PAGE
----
Ensconcing Universe

July 16, 2011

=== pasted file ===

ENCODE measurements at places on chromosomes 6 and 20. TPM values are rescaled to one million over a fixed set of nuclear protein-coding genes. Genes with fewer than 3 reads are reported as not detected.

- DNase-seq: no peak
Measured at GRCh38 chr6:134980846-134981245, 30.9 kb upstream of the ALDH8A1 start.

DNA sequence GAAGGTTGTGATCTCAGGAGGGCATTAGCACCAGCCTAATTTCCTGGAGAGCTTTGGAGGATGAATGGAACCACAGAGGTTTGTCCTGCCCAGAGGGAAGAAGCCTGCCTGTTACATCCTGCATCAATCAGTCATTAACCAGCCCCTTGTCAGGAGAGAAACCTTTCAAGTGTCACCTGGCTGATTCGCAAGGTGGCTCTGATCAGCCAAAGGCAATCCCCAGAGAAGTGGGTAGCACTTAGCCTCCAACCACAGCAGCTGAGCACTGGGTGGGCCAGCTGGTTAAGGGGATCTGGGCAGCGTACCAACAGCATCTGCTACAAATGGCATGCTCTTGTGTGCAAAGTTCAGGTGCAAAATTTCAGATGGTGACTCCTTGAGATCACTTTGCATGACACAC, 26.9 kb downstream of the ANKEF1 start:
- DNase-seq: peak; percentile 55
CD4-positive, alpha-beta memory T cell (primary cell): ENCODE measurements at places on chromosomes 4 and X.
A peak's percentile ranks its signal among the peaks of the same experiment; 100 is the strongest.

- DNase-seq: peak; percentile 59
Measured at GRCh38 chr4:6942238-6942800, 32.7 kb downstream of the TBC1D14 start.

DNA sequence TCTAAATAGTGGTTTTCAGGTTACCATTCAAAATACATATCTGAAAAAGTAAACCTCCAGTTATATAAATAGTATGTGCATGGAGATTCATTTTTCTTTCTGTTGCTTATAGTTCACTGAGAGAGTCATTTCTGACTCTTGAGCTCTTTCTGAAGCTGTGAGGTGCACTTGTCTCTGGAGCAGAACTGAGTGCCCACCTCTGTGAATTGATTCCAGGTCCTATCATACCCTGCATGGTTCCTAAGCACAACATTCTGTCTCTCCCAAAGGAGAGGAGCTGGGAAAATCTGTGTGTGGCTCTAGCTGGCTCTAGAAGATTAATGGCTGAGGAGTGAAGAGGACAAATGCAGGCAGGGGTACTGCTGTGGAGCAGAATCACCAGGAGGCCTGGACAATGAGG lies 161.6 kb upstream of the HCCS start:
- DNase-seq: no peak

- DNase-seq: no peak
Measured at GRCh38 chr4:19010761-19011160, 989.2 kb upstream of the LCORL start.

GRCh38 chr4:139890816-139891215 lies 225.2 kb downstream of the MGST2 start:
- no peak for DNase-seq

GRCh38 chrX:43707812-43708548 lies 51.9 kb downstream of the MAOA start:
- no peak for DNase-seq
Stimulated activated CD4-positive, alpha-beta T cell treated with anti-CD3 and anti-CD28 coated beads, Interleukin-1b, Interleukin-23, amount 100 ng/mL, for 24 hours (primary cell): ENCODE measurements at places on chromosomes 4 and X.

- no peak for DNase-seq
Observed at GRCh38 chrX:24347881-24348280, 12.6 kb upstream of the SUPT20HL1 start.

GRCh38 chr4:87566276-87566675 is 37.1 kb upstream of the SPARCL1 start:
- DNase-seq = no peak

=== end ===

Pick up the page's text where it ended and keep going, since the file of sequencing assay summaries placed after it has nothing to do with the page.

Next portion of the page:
Where do Eukaryotes come from? The distinguishing feature of eukaryotes is the stately nucleus that adorns every eukaryotic cell. The best theory to explain how nuclei came to be is called the endosymbiotic theory. The origin of the earliest eukaryotic cells was one of the leading mysteries in biologist, but the researcher Lynn Margulis offered a compelling solution to this enigma with her endosymbiosis theory. The theory can adequately explain many mysteries about the origin of the Eukaryotic domain. While much the process remains elusive, scientists believe they have a fairly accurate conception of how the first endosymbiosis occurred. Some archean bacteria have a rigid cell wall that keeps its shape, but at some point, this cell wall disappears in a certain archean lineage. Through either a faulty cell wall gene or a complete excision of the genes that controls cell wall production, a cell’s insides were no longer boxed in by a cell wall and the only thing keeping the contents of our cell from leaking into the outside world is a tenuous cell membrane. This underlying cell membrane is fluid and allows cells’ edges to fold in on themselves, creating bubbles called vacuoles. Rather than sucking in dissolved chemicals through the cell wall, this archean cell can engulf cell fragments and even whole smaller cells by folding itself over the cell to be eaten, and then pinching itself off to form a vacuole around it. This process is called phagocytosis and it engulfs macromolecules in vacuoles.